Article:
Date of Award


Degree Name

Master of Arts



First Advisor

Gilbert, Scott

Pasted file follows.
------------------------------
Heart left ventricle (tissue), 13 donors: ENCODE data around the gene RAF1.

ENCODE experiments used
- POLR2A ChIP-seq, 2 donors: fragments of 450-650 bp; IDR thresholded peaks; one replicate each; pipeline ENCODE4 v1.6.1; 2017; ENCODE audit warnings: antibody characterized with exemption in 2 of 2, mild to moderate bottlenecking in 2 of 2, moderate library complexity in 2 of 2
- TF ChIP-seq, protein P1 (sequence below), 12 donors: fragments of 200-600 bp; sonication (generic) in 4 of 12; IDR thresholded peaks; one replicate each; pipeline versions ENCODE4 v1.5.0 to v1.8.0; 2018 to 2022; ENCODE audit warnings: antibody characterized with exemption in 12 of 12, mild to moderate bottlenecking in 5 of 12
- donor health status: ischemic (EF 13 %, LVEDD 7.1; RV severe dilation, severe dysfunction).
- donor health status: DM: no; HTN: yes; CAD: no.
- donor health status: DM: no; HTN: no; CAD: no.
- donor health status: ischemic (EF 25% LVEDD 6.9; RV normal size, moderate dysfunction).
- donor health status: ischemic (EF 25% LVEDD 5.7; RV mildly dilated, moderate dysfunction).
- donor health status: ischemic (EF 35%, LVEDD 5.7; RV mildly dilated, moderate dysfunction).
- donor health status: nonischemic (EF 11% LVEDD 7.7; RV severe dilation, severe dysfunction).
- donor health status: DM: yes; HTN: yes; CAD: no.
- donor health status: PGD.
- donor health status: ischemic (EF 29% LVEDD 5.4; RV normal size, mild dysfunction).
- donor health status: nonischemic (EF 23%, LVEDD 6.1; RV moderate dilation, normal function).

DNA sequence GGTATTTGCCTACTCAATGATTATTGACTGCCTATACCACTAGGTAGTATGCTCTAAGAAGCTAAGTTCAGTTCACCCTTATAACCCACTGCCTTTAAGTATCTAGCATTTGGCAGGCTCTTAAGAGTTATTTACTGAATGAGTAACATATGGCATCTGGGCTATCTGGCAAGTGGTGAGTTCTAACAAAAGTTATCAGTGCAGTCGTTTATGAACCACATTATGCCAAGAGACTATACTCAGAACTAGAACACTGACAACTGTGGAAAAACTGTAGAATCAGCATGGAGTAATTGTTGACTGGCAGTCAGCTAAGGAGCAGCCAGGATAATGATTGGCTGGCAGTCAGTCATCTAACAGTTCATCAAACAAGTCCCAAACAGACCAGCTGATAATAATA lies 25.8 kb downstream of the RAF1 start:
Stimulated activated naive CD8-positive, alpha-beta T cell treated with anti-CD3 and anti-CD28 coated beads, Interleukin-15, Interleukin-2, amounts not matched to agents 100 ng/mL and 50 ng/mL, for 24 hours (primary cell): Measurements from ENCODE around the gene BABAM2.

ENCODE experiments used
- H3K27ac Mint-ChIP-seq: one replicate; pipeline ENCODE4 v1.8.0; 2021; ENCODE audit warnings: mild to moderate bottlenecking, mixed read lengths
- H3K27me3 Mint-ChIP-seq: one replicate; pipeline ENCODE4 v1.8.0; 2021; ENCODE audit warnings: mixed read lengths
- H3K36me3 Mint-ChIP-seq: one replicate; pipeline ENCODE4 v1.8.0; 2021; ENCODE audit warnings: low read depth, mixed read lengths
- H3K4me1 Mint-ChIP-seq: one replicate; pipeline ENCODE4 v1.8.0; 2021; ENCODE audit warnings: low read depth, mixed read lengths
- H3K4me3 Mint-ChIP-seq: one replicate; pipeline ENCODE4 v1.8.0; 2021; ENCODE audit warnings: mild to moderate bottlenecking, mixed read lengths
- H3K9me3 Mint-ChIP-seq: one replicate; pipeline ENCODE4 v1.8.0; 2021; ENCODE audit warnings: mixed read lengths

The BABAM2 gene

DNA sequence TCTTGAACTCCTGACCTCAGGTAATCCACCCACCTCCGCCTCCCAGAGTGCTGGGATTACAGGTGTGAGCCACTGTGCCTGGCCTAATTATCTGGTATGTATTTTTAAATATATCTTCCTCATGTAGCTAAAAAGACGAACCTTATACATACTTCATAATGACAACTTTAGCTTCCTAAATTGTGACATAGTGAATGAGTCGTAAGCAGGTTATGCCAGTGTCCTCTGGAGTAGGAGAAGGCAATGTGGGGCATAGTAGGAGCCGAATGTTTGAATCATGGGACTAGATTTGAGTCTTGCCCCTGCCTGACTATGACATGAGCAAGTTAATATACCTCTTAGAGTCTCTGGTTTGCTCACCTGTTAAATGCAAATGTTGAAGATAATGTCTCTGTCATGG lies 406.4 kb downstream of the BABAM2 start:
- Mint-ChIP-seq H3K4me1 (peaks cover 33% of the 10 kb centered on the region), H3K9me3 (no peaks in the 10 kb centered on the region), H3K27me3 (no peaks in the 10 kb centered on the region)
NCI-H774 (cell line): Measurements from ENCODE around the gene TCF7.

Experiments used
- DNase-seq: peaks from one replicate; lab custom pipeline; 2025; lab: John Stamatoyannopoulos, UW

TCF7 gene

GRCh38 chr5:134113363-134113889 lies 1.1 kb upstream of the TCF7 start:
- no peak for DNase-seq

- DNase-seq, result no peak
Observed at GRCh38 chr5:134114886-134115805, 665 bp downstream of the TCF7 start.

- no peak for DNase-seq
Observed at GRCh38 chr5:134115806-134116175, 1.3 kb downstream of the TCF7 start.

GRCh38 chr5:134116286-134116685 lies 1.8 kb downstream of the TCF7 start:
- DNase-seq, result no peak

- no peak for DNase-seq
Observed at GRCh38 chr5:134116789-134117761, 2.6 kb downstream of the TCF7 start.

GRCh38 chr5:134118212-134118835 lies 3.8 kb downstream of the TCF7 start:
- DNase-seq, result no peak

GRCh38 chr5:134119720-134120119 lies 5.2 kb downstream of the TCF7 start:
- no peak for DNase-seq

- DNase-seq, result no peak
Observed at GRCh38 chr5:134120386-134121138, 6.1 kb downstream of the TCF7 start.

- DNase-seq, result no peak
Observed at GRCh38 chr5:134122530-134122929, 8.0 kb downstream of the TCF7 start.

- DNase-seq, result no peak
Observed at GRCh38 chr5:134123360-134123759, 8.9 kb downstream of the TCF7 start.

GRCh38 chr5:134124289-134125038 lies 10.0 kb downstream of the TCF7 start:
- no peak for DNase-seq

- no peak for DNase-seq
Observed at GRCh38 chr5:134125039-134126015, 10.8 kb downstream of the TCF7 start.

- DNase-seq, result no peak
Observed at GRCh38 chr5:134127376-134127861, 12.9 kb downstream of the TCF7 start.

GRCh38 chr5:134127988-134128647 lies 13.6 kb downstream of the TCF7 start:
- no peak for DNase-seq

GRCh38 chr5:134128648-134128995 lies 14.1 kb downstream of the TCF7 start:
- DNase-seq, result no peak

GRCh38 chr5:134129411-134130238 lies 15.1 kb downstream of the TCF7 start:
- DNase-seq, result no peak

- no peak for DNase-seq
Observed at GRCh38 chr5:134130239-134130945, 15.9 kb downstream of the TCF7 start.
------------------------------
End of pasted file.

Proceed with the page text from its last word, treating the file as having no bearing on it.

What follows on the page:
There is a big debate among economists, why are the resource-rich economies growing slower than resource-poor economies? Which is making this puzzle more difficult, there are two groups of resources-rich abundance countries one group grow more than other ones. For instance, the Arabic Gulf, Nigeria, and Venezuela are growing slower than Botswanan, Norway, and Australia, but both groups are resources-rich countries. Is it the resources curse scenario? Or is it weak institutions? To study this puzzle, I have observed two groups of studies. The first group of old studies claim that the problem of low growth in resources-rich economics comes from the scenario of Dutch disease, but the second group or more recent studies strongly refuse the claim by the first group. They have debated that the problem comes from poor institutional quality. We totally agree with both groups, yet we have another scenario. The resources-rich countries suffer from Dutch diseases problem and from poor quality of institutions. We strongly criticize the most significant a series of studies by Sachs and Warner (1995, 1997a,1997b, 2001). They have debated that the Dutch Disease scenario is a possible mechanism of the resource curse, which is the labor factor and capital factor move from the manufacturing and service sectors to the natural resources sector. Thus, the negative effect of natural resources on economic growth is direct effect. We argue that there is a positive relationship between most types of natural resources (oil) and economic growth. We claim also this a positive relationship holds true even after controlling for significant variables found to be for economic growth. We are not only debating that the main symptoms of the resources curse come from the weakness of institutional quality, but also come from Dutch disease scenario. We see that the indirect effect of natural resources on economic growth. To prove this association, we have used multiple institutions and resources. However, we set up three chapters: The first chapter discusses how natural resources (oil rents) impact institutional quality (control of corruption) in the Middle East and North Africa (MENA). We discuss that is there any possibility of interaction terms between oil rents and rule of law from one side, and between oil rents and democracy from another side to avoid high corruption in MENA countries? Our findings confirm: First, the oil rents can highly feed corruption. Second, our estimates confirm that the relationship between oil rents and corruption depends on the quality of institutions (rule of law), which oil rents avoid to feed corruption unless the mean of quality of law role is (0.33). Furthermore, our findings suggest that the autocracy is better policy in the region. In the second chapter, to approach to our goal, the main symptoms of the resource curse phenomenon in MENA. The findings confirm that the economic growth in MENA is greatly and positively influence by oil rents, but we have blamed poor institutions leading to the phenomenon of resources curse. When the weakness of institutions reaches to certain limits, oil rents will start to create a negative impact on growth. This result seems to confirm the theory of the natural resource curse and to confirm that resources-rich countries are associated with poor institutions. Moreover, the interaction terms between diversification and oil rent can promote economic growth. In the third chapter, we discuss how the interaction terms between various types of natural resources, petroleum, natural coal, and coal, and political stability influence economic growth? The findings have diagnosed there are dissimilar effects by petroleum, natural gas, and coal on economic growth.




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